I straddled the fence at the Mile City Bucking Horse Sale last spring and through my camera’s viewfinder I watched a big soggy horse named Yellowhair buck off one of Montana’s strongest bronc riders. Once done, with head high the cayuse bolted by, knotted mane riding the wind, tail outstretched banner-like.
When the dust cleared, I wondered why we Montanans never tire of the wild side of things? Why we pit ourselves against wild mustangs, face icy prairie’s winds or quest the rage of white water cataracts. There is something special in our spirit out here. Something that drives us, nudges us through the next adventure or conveys us across the next ridge where miraculously another valley opens below.
The answer is all around us. It’s the western way of life we’ve chosen. It radiates in the eyes of new neighbors, the stubborn grit of friends gathering cattle on a rain-soaked morn, on the face of a college girl behind a coffee shop counter, and it is ingrained on the headstones of our ancestors.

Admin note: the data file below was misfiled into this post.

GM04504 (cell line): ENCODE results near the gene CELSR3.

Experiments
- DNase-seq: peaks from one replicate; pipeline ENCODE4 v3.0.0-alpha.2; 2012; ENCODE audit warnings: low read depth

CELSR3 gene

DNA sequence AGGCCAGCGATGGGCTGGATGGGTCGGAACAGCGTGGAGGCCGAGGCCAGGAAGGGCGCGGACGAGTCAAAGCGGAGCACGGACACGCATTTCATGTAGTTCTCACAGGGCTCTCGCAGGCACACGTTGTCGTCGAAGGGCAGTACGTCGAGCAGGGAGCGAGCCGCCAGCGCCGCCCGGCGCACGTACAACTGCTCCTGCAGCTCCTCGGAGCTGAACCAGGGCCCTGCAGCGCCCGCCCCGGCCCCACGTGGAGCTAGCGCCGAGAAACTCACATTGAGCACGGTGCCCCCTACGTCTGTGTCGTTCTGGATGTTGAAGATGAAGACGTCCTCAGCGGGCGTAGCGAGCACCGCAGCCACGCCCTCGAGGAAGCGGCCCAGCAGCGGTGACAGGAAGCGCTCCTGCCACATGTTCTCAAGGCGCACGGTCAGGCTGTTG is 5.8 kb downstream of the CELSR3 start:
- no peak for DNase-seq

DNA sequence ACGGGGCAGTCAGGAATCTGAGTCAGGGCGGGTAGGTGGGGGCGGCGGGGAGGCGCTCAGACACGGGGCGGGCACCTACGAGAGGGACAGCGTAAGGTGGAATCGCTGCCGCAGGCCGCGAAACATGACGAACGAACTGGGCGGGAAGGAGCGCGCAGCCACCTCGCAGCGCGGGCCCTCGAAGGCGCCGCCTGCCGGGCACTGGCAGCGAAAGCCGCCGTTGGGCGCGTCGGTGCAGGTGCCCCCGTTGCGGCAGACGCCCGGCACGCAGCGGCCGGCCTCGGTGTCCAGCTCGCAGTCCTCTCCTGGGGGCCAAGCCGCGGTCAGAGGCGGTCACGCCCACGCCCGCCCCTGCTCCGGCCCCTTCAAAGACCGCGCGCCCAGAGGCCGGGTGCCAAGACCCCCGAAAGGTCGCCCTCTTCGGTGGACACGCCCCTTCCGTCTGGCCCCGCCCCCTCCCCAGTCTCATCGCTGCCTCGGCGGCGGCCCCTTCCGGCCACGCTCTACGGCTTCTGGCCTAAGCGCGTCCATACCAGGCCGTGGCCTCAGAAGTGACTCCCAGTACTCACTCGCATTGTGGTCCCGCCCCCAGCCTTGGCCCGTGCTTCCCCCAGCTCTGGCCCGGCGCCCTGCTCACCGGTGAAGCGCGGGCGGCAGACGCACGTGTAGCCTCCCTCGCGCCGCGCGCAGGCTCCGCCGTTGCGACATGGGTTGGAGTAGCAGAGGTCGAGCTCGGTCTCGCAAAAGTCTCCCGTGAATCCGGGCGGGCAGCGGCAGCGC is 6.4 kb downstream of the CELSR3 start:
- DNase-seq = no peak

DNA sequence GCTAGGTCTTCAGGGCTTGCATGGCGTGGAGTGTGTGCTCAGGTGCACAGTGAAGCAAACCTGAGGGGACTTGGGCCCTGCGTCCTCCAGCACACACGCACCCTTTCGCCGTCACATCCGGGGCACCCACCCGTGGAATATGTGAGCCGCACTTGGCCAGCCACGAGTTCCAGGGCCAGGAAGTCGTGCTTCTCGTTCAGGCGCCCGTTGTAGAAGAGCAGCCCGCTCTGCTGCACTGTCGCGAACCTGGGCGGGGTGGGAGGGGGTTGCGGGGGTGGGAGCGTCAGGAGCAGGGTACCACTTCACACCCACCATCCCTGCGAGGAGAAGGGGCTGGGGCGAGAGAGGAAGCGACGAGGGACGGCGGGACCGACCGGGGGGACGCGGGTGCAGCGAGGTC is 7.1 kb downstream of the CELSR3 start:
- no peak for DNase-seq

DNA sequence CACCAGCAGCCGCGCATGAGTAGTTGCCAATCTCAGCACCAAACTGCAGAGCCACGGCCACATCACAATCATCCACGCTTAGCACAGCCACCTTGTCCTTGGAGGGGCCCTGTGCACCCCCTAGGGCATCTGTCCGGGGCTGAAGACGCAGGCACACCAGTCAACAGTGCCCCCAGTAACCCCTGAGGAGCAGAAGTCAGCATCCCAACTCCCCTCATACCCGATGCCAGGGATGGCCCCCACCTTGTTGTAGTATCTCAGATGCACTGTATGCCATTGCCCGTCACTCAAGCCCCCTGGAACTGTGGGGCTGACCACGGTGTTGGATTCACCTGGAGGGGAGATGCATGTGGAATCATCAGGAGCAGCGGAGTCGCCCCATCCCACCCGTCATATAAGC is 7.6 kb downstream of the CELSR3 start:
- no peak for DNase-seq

It never admits hardness, regardless of how hard things get or how many bulls pile us up. It is a place in time where nothing comes cheap and the most important things in life simply never wear out. It’s the rank of a wild horse, the cheer of a cowboy crowd, the bugle of a late autumn elk, and the choirs of husky voices singing before a baseball game. It is a way special to Montana.